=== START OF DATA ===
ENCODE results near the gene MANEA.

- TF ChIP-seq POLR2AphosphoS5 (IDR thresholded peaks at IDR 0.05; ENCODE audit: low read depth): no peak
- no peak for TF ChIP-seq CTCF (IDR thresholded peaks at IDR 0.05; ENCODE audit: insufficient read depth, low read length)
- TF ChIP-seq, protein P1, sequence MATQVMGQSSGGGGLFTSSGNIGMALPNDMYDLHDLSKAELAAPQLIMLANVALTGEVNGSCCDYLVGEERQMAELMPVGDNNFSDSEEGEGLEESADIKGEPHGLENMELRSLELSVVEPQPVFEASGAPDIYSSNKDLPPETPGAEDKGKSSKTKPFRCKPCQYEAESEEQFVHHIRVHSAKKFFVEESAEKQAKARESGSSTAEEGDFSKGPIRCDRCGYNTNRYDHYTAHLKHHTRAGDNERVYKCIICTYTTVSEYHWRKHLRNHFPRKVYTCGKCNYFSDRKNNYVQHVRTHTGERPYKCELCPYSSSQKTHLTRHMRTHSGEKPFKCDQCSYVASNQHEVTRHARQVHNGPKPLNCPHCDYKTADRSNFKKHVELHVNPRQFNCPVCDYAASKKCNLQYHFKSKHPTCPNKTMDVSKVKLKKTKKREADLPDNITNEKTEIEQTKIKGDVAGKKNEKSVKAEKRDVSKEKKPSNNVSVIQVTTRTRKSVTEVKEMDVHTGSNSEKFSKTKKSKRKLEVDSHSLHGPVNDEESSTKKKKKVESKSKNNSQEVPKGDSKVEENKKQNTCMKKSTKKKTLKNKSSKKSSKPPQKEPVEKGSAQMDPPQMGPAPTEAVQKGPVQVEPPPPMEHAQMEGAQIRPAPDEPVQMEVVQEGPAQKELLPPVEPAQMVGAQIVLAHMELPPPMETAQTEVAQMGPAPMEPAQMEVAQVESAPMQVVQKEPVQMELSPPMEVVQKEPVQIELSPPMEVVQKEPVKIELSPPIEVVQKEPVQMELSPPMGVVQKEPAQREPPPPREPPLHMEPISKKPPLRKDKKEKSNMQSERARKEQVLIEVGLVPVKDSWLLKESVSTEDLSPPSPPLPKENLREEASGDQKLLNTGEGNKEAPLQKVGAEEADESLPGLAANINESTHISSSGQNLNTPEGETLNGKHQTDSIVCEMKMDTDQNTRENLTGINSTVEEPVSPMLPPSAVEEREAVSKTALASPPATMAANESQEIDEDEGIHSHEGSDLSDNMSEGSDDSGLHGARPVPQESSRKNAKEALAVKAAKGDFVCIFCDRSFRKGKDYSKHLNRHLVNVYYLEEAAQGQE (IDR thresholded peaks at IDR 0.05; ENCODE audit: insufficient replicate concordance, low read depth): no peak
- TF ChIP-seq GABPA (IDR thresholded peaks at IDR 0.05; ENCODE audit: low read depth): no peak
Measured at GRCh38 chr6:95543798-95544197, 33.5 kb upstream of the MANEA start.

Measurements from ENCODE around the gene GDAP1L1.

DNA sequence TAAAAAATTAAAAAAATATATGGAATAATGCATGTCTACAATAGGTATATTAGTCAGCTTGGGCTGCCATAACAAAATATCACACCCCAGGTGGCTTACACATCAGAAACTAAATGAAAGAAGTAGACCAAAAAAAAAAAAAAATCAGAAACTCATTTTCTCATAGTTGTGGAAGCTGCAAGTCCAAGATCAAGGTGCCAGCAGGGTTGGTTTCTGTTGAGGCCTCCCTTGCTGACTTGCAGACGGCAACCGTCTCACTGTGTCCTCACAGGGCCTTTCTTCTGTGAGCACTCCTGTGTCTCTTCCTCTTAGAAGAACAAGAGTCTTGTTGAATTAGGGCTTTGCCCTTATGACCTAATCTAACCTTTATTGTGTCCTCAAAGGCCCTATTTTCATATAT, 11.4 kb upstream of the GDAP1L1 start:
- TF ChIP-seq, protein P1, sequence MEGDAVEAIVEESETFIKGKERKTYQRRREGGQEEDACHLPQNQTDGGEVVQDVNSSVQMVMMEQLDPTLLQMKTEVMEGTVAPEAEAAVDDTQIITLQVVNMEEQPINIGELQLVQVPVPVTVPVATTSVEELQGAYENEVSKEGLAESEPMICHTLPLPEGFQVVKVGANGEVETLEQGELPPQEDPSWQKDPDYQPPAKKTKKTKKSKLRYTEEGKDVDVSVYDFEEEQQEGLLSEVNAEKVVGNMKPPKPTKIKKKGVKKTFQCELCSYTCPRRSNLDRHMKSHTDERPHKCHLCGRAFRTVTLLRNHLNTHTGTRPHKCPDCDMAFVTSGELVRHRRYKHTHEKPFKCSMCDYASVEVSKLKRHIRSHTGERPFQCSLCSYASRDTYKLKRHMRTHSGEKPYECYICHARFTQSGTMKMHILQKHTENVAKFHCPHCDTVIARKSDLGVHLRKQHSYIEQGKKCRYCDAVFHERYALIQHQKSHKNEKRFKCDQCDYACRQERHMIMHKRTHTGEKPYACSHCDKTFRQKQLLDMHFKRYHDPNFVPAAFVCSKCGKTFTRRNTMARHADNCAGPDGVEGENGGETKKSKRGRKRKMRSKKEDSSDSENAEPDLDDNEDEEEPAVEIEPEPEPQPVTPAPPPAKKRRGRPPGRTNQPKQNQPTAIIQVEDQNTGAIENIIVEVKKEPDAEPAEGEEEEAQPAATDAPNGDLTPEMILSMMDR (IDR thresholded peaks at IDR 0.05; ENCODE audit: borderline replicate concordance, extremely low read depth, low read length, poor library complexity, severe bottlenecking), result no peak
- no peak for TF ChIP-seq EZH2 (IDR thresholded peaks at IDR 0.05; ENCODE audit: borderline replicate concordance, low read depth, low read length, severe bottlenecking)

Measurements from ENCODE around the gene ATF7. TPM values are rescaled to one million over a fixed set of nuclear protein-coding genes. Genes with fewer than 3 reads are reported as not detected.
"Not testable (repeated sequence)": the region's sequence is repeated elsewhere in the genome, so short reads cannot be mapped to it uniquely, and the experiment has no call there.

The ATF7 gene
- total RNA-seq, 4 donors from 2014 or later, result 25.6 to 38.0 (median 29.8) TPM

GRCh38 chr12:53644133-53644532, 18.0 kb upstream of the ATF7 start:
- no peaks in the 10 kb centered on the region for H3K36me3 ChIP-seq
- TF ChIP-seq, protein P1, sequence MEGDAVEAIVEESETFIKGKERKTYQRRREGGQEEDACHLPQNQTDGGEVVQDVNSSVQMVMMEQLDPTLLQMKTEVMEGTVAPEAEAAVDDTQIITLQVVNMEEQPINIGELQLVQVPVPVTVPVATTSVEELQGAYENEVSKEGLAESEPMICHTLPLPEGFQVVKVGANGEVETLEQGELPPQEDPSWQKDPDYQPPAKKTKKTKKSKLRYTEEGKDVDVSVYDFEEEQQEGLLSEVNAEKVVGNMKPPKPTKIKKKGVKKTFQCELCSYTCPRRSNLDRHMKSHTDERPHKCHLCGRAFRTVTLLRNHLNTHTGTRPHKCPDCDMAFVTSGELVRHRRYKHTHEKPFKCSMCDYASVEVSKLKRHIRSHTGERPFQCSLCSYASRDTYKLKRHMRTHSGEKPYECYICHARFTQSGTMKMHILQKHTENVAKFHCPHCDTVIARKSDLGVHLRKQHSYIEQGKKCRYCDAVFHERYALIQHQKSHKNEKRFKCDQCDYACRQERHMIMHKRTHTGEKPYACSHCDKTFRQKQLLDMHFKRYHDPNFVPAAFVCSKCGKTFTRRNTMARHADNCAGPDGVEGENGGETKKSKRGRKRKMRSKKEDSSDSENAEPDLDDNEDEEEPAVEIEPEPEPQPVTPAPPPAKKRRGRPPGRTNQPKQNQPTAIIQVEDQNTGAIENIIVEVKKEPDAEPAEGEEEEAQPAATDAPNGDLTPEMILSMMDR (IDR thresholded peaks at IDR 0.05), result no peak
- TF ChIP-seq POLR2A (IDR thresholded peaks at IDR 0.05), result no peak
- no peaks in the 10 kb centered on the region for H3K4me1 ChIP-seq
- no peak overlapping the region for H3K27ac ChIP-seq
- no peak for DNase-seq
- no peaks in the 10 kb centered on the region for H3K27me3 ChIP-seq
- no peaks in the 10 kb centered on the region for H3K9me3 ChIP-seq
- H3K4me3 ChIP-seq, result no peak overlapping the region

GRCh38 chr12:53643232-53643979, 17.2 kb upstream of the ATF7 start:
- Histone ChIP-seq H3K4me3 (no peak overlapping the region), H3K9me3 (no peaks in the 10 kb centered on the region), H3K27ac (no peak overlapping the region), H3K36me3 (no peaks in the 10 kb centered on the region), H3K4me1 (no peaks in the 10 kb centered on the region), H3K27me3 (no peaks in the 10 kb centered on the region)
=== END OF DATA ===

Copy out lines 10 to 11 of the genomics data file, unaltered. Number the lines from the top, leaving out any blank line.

- no peak for TF ChIP-seq EZH2 (IDR thresholded peaks at IDR 0.05; ENCODE audit: borderline replicate concordance, low read depth, low read length, severe bottlenecking)

Measurements from ENCODE around the gene ATF7. TPM values are rescaled to one million over a fixed set of nuclear protein-coding genes. Genes with fewer than 3 reads are reported as not detected.